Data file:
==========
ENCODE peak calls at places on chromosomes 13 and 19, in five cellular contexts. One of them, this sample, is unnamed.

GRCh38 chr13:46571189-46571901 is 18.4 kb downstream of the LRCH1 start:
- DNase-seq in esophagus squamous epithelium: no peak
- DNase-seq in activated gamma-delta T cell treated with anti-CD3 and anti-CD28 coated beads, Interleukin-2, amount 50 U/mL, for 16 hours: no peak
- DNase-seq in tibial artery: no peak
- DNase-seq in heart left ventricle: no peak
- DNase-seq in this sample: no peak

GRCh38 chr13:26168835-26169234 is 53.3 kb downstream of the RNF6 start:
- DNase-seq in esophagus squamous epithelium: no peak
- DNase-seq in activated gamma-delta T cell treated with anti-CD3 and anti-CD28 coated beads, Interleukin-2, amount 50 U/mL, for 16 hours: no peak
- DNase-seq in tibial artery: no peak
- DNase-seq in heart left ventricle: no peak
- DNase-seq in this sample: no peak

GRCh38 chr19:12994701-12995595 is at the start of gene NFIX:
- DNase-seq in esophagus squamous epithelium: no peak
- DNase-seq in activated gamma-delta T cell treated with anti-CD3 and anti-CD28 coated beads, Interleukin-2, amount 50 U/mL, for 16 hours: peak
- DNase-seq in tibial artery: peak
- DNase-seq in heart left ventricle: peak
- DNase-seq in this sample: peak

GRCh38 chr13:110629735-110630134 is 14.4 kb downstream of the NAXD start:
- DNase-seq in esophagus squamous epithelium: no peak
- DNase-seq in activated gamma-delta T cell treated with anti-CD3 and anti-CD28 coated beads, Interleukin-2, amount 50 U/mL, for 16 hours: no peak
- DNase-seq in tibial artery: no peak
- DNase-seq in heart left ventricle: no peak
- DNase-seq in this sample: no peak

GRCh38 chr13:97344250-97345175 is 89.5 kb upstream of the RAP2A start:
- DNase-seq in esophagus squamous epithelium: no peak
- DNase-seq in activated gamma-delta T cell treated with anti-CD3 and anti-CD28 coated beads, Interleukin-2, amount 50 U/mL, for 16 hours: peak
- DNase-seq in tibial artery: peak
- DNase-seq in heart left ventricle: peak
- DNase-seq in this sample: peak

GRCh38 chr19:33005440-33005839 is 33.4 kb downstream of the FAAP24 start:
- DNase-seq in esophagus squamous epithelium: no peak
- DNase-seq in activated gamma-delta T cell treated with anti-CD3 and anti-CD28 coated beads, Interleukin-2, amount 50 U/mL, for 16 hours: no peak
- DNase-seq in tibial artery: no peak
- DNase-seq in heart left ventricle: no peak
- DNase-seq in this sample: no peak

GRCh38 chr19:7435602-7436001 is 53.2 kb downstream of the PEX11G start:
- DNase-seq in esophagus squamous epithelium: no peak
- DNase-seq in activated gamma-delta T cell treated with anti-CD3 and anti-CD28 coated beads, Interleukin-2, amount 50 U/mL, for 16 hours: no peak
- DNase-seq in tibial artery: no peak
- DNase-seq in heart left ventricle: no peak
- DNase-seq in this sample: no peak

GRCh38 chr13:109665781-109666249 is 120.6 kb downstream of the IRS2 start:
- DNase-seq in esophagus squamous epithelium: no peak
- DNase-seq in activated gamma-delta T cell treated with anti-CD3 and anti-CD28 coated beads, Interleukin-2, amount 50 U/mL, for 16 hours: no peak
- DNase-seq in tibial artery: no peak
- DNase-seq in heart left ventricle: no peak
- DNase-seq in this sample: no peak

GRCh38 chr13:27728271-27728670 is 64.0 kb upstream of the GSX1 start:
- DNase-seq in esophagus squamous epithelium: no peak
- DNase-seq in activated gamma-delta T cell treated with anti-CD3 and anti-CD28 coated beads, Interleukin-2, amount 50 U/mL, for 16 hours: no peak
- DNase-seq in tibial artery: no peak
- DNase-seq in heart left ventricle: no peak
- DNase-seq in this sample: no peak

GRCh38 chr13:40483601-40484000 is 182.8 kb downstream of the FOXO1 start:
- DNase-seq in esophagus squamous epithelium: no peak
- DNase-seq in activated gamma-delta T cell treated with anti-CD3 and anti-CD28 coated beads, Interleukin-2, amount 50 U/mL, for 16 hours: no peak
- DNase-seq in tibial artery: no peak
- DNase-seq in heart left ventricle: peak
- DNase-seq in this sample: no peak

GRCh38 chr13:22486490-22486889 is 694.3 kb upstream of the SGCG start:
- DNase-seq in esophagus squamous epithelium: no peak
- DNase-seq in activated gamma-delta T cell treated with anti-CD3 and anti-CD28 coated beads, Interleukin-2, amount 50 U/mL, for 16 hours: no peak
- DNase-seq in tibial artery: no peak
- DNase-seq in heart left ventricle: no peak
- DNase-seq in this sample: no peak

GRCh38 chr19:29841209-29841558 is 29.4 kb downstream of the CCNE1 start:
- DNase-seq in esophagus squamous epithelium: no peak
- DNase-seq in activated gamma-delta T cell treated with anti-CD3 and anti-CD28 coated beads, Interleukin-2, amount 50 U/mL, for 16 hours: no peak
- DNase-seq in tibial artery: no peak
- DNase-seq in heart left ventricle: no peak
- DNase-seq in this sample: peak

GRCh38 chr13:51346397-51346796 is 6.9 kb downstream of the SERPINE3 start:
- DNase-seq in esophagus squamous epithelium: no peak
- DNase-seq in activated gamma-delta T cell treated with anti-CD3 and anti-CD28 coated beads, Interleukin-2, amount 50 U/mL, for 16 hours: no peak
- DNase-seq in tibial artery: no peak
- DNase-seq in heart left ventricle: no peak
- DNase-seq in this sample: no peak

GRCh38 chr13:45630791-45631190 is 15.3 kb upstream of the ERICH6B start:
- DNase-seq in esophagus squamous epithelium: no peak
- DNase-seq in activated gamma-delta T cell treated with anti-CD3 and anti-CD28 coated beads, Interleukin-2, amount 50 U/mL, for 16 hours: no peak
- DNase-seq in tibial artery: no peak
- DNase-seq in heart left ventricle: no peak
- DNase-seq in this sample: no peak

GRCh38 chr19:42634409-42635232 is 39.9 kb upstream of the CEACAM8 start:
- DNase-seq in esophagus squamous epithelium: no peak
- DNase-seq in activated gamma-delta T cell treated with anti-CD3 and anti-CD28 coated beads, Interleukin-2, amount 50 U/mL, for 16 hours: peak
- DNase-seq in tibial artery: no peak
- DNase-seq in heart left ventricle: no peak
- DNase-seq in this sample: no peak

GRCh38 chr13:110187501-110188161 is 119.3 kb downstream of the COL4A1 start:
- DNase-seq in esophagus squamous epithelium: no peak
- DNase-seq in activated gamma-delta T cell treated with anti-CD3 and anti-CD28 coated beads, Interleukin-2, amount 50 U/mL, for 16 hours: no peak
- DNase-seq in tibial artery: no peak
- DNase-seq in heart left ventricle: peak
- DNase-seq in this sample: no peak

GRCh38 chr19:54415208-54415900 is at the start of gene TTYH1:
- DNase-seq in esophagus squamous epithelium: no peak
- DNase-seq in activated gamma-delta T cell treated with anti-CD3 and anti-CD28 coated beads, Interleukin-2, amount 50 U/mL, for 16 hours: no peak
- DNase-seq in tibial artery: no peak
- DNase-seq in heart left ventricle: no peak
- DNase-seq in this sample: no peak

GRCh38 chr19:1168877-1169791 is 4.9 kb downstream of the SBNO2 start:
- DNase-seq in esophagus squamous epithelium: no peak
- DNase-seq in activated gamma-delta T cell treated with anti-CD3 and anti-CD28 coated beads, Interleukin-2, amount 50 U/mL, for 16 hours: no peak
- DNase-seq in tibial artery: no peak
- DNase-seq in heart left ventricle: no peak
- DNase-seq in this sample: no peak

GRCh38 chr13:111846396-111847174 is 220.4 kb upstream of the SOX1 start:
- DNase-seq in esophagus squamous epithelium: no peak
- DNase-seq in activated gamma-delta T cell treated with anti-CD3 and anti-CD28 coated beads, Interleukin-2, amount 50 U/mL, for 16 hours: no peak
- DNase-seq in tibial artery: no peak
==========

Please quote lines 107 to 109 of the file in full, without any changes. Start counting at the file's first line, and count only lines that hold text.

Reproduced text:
- DNase-seq in tibial artery: no peak
- DNase-seq in heart left ventricle: no peak
- DNase-seq in this sample: no peak